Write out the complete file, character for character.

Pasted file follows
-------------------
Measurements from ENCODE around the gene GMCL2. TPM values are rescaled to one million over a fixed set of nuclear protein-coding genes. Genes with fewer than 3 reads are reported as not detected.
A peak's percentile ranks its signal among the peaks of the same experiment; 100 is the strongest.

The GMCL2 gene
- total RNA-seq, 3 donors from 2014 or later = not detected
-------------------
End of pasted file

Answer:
Measurements from ENCODE around the gene GMCL2. TPM values are rescaled to one million over a fixed set of nuclear protein-coding genes. Genes with fewer than 3 reads are reported as not detected.
A peak's percentile ranks its signal among the peaks of the same experiment; 100 is the strongest.

The GMCL2 gene
- total RNA-seq, 3 donors from 2014 or later = not detected